ETOWAH, Tenn. — Eric Armstrong, of Etowah, has accepted the post of city police chief and took the department reins Friday.
"I look forward to building stronger ties with the community and providing the best possible police department for Etowah," Armstrong said.
It has been his lifelong dream to serve as the police chief in his hometown, he said.
Armstrong is a 1992 graduate of the Cleveland State Community College Law Enforcement Academy, according to a news release from Etowah City Manager Matthew Gravley.
After graduation, he served in the Etowah Police Department, followed by several years with the McMinn County Sheriff's Office and Decatur Police Department in Tennessee.
Armstrong returned to the Etowah police force in 2002 and attended law enforcement management and administration training at the Tennessee Law Enforcement Training Academy in 2009.
"Eric will use his experience and training to get the most good out of our small department for the benefit of the citizens of Etowah," Gravley said.
The city manager said he interviewed five other applicants for the post but did not want to reveal their identities so as not to endanger their current positions. He said the group included a former sheriff, a former McMinn County detective, a former Chattanooga police lieutenant, a Middle Tennessee detective and an Etowah police officer.
Armstrong replaces Phil Robinette, who resigned Dec. 31 after serving two years in the position. When previously asked about his resignation, Robinette stated that he was pursuing opportunities elsewhere. City officials said his official resignation letter gave no other causes for departure.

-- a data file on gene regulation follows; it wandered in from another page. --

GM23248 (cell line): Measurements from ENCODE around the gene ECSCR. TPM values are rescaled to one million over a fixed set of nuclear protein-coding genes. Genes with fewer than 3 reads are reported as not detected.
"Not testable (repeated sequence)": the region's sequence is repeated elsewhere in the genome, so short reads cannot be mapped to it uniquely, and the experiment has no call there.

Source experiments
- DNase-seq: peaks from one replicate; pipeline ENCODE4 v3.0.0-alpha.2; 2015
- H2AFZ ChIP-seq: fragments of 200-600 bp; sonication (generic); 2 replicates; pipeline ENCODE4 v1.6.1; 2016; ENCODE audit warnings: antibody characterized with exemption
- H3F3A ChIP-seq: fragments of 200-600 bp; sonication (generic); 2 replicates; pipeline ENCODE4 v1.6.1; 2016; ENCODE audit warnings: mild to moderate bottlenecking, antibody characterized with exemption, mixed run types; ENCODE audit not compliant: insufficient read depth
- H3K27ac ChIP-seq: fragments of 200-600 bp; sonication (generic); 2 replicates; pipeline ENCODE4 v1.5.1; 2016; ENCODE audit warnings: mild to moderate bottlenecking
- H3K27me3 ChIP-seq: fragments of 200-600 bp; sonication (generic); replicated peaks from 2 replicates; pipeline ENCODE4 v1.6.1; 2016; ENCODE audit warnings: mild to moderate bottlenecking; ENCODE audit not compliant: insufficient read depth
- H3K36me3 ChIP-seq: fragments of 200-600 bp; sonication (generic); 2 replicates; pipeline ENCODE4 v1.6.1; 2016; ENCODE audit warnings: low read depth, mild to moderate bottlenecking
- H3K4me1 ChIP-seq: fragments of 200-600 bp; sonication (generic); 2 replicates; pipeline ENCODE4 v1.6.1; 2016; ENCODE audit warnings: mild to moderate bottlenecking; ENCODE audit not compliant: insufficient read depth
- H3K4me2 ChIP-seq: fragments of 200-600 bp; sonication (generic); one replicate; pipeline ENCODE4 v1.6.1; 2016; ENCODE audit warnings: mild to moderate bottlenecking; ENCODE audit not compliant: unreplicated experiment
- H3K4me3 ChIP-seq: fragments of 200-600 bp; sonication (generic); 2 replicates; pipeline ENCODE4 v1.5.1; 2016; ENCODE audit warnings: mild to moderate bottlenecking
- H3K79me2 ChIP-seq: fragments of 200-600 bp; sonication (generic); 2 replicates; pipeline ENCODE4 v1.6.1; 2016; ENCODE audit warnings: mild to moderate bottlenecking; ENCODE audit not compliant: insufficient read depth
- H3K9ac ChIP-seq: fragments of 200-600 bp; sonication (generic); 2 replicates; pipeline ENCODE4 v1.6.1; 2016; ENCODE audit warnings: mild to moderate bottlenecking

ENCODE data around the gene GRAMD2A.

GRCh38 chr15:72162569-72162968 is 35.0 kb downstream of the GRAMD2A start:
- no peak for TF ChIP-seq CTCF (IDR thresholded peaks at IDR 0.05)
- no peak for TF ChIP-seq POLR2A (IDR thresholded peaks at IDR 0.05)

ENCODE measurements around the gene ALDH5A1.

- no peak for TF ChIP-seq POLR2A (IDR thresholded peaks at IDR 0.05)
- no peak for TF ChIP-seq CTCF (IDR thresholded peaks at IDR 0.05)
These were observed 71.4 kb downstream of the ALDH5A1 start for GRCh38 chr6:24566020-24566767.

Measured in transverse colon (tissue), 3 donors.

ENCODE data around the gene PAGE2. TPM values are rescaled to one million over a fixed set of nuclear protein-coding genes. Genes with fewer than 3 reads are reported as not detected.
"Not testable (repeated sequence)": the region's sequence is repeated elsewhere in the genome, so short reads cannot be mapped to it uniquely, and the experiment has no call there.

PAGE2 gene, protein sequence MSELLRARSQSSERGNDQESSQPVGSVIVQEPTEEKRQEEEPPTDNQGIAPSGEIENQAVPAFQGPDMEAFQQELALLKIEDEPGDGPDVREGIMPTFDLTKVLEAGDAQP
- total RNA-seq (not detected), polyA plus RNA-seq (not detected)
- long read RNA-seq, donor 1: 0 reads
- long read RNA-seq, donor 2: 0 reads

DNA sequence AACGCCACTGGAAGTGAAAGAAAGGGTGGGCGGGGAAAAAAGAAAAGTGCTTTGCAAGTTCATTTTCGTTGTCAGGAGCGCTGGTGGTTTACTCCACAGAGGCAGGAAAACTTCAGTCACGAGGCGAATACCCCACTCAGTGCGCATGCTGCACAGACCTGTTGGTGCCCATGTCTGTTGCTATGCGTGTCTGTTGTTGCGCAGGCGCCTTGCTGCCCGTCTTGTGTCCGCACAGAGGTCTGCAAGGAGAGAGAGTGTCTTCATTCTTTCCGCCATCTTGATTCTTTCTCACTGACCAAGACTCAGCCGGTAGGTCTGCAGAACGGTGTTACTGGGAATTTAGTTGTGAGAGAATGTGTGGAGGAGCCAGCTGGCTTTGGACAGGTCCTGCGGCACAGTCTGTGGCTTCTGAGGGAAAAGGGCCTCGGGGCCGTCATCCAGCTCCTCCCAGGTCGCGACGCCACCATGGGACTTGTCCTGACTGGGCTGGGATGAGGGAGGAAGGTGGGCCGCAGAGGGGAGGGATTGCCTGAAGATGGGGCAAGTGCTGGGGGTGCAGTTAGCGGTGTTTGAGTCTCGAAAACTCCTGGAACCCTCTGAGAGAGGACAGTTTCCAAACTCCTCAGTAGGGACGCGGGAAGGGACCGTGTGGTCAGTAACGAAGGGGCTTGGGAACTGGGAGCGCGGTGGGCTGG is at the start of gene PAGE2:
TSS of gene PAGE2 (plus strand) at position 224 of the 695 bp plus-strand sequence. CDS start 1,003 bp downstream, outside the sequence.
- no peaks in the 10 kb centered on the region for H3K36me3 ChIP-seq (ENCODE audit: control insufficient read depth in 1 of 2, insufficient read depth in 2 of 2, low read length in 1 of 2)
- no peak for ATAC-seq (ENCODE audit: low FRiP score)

Gravley, who assumed the city manager position in late December, also took over police chief administrative duties during the interim. While serving in that capacity he initiated a few changes, including moving all ticket-paying functions to City Hall and enhancing security for the department's operational areas.
January also saw the dissolution of police department dispatching. McMinn County E-911 began handling all emergency and non-emergency calls for the Etowah Police Department on Jan 3.
Paul Leach is based in Cleveland. E-mail him at email@example.com
related articles »
City commissioners briefly opened a public discussion this week of a possible raise of up to $7,500 for City Manager ...
Etowah has significantly reduced a budget deficit of $140,000, and city officials say they are looking to improve community services ...
The city of Etowah is ready to demolish a number of derelict homes in the downtown area. “We have several ...
Etowah City Manager Matthew Gravley said today that Eric Armstrong of Etowah has accepted the post of city police chief ...